Following a historic apology first given in Rome on April 1, Pope Francis told Indigenous survivors of Canada’s Indian Residential Schools he was “deeply sorry” and begged for their forgiveness for the “evil” done by Christians against Indigenous Peoples across this land.
But while it’s a welcome step, is this just a theatrical flaunting of the empire of the Catholic Church? Or is the pope truly ashamed and sorrowful for the sins the church committed against Indigenous children?
Is the pope truly ashamed and sorrowful for the sins the church committed against Indigenous children?
It has been seven years since Canada’s Truth and Reconciliation Commission called for the head of the Catholic Church to apologize for operating a network of what were essentially concentration camps for children.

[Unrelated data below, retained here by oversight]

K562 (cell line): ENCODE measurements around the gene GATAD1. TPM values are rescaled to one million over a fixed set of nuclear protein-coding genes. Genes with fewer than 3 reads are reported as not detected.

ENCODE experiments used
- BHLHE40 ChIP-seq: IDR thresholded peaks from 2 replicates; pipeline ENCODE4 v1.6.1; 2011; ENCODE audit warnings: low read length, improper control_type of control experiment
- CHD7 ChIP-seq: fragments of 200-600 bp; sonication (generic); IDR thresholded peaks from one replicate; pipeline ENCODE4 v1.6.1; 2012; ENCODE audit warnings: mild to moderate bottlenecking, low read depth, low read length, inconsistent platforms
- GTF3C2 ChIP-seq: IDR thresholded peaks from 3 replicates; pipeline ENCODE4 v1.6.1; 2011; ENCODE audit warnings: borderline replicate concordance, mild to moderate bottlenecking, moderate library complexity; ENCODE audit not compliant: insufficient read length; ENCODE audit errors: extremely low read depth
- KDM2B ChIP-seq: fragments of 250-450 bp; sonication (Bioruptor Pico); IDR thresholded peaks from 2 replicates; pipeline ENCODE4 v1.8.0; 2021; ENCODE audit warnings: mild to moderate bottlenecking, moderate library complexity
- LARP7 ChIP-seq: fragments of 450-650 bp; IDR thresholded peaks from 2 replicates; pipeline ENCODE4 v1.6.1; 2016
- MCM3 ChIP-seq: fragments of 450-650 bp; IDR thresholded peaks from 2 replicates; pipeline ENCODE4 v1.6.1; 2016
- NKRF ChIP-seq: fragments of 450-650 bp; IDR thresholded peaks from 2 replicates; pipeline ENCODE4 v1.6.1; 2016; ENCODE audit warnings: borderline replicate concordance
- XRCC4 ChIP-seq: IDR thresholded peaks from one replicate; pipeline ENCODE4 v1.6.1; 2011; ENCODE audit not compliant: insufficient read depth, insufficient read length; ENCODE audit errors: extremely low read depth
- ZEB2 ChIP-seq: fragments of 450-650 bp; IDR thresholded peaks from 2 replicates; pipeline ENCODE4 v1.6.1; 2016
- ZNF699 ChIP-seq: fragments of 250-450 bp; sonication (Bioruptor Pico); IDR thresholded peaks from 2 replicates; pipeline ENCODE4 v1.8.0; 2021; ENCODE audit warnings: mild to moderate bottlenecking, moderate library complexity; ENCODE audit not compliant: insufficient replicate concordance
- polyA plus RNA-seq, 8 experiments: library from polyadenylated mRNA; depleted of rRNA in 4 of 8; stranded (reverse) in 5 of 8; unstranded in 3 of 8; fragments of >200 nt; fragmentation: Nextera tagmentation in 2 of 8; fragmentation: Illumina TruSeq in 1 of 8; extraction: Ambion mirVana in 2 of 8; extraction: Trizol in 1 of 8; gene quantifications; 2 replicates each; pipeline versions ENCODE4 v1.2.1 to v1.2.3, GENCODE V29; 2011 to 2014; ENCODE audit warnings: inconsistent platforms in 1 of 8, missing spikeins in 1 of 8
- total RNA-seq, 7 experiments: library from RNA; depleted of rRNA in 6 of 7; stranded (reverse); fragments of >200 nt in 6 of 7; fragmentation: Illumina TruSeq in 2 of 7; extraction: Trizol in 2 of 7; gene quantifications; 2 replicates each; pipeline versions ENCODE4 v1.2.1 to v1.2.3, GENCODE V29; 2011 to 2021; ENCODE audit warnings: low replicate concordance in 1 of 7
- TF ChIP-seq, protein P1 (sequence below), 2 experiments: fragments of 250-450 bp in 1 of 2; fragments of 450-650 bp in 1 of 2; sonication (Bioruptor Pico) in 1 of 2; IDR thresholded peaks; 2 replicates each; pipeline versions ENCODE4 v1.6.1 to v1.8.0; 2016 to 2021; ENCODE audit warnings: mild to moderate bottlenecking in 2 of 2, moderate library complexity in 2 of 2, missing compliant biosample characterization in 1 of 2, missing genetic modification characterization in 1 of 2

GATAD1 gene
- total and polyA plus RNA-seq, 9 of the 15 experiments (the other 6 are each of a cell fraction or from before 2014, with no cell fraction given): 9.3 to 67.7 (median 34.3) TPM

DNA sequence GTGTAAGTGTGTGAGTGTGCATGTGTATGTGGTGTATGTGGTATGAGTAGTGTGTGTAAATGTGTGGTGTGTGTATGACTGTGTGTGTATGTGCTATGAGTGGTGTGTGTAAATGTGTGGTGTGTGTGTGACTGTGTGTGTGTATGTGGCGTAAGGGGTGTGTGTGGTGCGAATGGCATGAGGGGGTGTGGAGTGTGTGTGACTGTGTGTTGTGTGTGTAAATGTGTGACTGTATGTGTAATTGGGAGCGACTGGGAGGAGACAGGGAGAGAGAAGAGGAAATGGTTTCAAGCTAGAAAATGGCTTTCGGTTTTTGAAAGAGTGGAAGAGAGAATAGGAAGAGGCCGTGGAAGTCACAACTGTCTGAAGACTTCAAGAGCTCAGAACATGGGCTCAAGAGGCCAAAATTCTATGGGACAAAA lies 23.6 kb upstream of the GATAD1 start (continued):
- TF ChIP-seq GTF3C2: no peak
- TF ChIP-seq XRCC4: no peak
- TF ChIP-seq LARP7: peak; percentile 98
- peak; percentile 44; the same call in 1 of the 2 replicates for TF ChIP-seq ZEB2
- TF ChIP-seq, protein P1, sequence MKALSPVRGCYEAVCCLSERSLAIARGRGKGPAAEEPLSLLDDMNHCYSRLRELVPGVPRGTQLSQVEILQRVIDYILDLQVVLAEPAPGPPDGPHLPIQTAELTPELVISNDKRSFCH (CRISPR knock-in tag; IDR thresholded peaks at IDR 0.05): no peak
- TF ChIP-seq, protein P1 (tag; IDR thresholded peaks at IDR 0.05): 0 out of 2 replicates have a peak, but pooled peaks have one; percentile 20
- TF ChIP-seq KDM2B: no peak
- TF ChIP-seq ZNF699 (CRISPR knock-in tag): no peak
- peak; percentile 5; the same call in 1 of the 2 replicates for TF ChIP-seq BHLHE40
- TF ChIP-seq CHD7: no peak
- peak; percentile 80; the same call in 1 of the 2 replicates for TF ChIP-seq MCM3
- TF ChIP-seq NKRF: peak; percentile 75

And the pope didn’t try to minimize the seriousness of this era of darkness; he accurately called it a “deplorable evil.”
It’s vile and unfathomable that Native children were torn from their families and forced to live in houses of horrors where murder, death, abuse and neglect were inflicted upon them by an institution that claimed to represent a loving God.
“I think back on the stories you told how the policies of assimilation ended up systematically marginalizing the Indigenous peoples, how also, through the system of residential schools, your languages and cultures were denigrated and suppressed,” the pope said Monday. He sat on an elevated, all-white platform within the circular outdoor structure of the traditional powwow arbor, with ceremonially dressed chiefs of the four nations of Maskwacis in central Alberta seated next to him.
Even as he had canceled or postponed other plans, the 85-year-old pope, who uses a wheelchair, had seemed especially determined to make good on this commitment. And indeed, thousands of survivors and their families traveled from across Canada and the U.S. to hear his words. The crowd was very quiet — as if survivors were holding their breath after generations of waiting for this day of reckoning.